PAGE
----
GSA COMET II: What does it take to win?

GSA’s CIO Modernization and Enterprise Transformation II (COMET II) is a GSA Schedule Blanket Purchase Agreement (BPA) that will provide a streamlined approach to procuring various IT services. We will not see a point-based solicitation for COMET II, instead, GSA is going for a “show don’t tell” approach. Companies will need to convey their value through experience as well as a technical demo. With the previous solicitation being awarded as a Partial SB Set-Aside, COMET II is anticipated to follow that same award profile.

GSA provides the government with IT and Professional Services in which they develop applications and provide maintenance and modernization to current applications. Vendors pursuing COMET II will need to demonstrate expertise and knowledge in IT development and maintenance in technologies such as on-prem, Cloud, SaaS, and more.

Orders placed under the BPA will include one or more of the following overarching objectives:

  • Objective 1: Agile software development and maintenance
  • Objective 2: Solution/Application Design, Business Analysis, Development, Integration and Configuration
  • Objective 3: Data Management and Hygiene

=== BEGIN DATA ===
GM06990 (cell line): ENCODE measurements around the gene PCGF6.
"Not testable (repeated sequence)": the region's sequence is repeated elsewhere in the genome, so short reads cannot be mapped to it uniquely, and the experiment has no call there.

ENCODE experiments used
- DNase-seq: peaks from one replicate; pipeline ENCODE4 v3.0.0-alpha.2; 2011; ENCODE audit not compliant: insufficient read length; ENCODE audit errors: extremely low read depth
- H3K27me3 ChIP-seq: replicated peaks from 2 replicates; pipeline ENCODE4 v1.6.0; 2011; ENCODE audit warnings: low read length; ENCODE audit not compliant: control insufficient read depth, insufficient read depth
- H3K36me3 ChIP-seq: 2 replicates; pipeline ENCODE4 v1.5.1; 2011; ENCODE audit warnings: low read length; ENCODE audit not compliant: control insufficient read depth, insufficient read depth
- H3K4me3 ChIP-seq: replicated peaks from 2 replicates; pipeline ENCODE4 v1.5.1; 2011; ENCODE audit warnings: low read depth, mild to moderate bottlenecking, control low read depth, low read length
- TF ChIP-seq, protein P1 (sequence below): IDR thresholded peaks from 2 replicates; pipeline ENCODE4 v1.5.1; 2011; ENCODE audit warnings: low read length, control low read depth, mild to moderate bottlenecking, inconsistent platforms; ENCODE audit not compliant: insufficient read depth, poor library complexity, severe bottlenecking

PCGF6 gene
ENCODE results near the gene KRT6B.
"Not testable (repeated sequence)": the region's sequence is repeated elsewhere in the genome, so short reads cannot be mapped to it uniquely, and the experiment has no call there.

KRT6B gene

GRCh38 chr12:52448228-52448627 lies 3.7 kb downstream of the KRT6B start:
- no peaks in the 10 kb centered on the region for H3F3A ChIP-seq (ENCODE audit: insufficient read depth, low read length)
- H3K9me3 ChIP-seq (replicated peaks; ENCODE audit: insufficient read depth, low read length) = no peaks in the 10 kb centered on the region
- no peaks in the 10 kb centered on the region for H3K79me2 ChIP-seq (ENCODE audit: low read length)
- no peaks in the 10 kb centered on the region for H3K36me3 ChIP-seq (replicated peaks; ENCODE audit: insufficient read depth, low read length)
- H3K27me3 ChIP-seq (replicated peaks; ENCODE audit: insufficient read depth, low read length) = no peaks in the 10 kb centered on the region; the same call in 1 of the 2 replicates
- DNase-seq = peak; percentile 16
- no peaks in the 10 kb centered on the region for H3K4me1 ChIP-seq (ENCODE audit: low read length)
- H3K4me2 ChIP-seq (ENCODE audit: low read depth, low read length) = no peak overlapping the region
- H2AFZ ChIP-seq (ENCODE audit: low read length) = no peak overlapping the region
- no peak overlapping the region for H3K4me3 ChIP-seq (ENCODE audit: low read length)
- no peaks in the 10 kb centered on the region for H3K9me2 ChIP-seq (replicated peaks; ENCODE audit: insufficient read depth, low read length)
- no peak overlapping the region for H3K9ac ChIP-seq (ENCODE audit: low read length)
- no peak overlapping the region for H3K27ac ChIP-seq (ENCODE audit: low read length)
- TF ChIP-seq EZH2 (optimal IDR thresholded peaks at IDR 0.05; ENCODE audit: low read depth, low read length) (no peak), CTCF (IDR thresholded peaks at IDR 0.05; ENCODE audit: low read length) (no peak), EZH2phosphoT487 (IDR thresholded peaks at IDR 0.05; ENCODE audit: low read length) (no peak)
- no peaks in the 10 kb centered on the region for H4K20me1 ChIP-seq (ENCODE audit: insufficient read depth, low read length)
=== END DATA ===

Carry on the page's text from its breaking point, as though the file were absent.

• Objective 4: Program Management Support
  • Objective 5: Release Management and Post-Implementation Maintenance Support
  • Objective 6: Support/Help Desk
  • Objective 7: Training and Change Management
  • Objective 8: FISMA Compliance/Cyber Security Support
  • Objectives 9: Responsible Innovation

In this article, we will explore the proposal response requirements, teaming, and what it will take for you to win. This information is based on the prior draft solicitation as well as the most recent PWS which was released by GSA on December 15, 2023.

Proposal Response & Requirements

GSA hasn’t released any updated proposal requirements for COMET II, so the best information we have to go on is the prior RFP. In the prior RFP, the offer response was divided into three volumes:

  1. Volume I – Past Experience
  2. Volume II – Technical Approach and Management Approach
  3. Volume III – Coding Challenge Exercise and Price
Volume I – Past Experience

Offerors will need to present up to three examples of relevant past performance. These projects must be relevant within 3 years of the RFQ closing date for a completed project. If the project is ongoing, it must have been in place for at least 2 years. The past performance must have a minimum value of $5M. GSA lists 11 scenarios and asks that each project reference hits as many scenarios as possible. These scenarios cover getting an ATO, migrating between legacy and modernized systems, developing APIs, sustaining micro-services, and many other areas of the IT lifecycle.